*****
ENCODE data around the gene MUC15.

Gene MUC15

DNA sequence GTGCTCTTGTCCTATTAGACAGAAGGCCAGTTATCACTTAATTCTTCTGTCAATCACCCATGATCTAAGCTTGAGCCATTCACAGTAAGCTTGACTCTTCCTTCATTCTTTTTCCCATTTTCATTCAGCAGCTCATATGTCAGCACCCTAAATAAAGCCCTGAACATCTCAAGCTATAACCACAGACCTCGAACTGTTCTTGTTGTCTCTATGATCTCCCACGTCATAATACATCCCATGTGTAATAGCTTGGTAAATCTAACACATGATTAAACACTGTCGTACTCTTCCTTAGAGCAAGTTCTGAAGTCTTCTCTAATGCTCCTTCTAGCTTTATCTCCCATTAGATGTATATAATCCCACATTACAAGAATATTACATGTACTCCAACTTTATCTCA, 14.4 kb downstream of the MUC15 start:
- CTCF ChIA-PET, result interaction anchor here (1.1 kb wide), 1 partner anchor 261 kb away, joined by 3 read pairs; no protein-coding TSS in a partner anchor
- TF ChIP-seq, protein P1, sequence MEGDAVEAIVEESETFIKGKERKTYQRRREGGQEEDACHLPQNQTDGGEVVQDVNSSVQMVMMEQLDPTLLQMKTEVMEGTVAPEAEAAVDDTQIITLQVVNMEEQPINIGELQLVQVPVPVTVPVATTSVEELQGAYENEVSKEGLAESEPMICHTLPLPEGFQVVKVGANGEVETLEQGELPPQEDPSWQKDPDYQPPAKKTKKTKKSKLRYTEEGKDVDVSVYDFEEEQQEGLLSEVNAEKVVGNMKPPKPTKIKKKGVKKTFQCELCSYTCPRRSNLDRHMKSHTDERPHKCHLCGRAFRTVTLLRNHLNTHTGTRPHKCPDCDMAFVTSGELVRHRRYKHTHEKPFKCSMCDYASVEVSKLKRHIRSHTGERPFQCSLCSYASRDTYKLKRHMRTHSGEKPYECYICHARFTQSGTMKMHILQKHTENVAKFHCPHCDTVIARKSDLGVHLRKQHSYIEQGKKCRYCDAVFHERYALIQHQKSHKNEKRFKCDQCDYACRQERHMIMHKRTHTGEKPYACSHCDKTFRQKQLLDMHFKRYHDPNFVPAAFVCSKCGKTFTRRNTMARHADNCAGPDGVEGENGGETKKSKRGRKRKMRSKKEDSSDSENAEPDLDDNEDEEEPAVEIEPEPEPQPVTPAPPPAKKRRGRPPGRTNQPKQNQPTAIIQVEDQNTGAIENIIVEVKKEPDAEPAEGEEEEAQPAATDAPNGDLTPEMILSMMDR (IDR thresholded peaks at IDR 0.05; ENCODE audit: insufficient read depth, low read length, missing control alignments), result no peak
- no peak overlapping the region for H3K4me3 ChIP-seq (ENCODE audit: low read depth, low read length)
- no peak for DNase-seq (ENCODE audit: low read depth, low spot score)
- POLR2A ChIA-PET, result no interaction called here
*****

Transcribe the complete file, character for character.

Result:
ENCODE data around the gene MUC15.

Gene MUC15

DNA sequence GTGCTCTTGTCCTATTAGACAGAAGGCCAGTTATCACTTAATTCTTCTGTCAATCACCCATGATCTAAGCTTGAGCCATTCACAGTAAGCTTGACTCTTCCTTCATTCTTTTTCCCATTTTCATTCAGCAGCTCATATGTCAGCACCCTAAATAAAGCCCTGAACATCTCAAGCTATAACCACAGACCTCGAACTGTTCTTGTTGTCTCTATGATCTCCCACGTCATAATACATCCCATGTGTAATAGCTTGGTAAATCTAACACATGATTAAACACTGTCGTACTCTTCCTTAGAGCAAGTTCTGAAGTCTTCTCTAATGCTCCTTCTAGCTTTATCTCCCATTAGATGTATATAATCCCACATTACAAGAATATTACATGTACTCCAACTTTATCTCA, 14.4 kb downstream of the MUC15 start:
- CTCF ChIA-PET, result interaction anchor here (1.1 kb wide), 1 partner anchor 261 kb away, joined by 3 read pairs; no protein-coding TSS in a partner anchor
- TF ChIP-seq, protein P1, sequence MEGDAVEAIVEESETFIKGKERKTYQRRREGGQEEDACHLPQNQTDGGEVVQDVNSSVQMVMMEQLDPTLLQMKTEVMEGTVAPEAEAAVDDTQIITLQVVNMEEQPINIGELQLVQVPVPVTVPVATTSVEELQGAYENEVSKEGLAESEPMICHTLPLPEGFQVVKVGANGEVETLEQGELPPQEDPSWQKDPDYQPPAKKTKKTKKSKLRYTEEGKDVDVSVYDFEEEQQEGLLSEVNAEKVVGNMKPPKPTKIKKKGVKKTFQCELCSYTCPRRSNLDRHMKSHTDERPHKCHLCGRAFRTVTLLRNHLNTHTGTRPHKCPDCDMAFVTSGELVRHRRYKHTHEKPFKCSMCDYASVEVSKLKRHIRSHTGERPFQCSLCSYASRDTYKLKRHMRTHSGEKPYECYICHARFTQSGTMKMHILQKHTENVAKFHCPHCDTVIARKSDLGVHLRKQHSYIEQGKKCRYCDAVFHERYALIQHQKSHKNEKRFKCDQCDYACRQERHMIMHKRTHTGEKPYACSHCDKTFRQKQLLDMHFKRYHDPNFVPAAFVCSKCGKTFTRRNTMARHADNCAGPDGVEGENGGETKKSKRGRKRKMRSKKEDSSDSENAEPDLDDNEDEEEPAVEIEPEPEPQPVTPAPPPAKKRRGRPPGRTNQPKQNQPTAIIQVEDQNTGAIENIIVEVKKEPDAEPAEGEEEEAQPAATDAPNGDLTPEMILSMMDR (IDR thresholded peaks at IDR 0.05; ENCODE audit: insufficient read depth, low read length, missing control alignments), result no peak
- no peak overlapping the region for H3K4me3 ChIP-seq (ENCODE audit: low read depth, low read length)
- no peak for DNase-seq (ENCODE audit: low read depth, low spot score)
- POLR2A ChIA-PET, result no interaction called here